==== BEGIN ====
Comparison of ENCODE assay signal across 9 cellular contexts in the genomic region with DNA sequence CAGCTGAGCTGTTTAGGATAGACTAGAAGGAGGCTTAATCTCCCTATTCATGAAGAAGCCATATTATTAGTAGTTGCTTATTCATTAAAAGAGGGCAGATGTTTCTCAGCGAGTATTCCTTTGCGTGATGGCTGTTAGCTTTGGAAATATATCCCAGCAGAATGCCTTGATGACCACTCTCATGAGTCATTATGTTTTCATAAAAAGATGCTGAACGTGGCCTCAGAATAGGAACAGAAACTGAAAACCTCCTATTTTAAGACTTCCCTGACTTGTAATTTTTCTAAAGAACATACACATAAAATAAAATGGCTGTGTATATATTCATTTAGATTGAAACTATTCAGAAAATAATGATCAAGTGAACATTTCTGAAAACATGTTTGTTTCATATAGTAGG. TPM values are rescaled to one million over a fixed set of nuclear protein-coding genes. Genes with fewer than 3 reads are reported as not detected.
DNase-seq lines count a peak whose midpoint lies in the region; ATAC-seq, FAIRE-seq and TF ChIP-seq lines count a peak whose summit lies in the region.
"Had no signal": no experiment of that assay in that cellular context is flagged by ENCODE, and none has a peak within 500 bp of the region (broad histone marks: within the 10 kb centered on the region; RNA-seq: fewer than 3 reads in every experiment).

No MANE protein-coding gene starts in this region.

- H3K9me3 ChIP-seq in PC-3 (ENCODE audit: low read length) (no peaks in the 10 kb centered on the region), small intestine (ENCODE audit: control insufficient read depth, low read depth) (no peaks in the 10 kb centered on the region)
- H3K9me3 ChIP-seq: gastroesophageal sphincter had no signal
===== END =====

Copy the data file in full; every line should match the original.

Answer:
Comparison of ENCODE assay signal across 9 cellular contexts in the genomic region with DNA sequence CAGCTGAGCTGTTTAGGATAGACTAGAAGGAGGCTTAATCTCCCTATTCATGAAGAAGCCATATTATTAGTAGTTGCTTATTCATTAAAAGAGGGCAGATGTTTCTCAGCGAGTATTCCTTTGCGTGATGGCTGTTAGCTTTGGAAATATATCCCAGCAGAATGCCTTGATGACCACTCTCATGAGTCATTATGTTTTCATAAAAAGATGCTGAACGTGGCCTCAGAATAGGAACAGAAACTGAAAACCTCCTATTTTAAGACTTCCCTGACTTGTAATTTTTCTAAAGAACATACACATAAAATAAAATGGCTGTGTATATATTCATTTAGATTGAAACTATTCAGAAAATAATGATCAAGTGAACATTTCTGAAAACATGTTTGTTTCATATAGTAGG. TPM values are rescaled to one million over a fixed set of nuclear protein-coding genes. Genes with fewer than 3 reads are reported as not detected.
DNase-seq lines count a peak whose midpoint lies in the region; ATAC-seq, FAIRE-seq and TF ChIP-seq lines count a peak whose summit lies in the region.
"Had no signal": no experiment of that assay in that cellular context is flagged by ENCODE, and none has a peak within 500 bp of the region (broad histone marks: within the 10 kb centered on the region; RNA-seq: fewer than 3 reads in every experiment).

No MANE protein-coding gene starts in this region.

- H3K9me3 ChIP-seq in PC-3 (ENCODE audit: low read length) (no peaks in the 10 kb centered on the region), small intestine (ENCODE audit: control insufficient read depth, low read depth) (no peaks in the 10 kb centered on the region)
- H3K9me3 ChIP-seq: gastroesophageal sphincter had no signal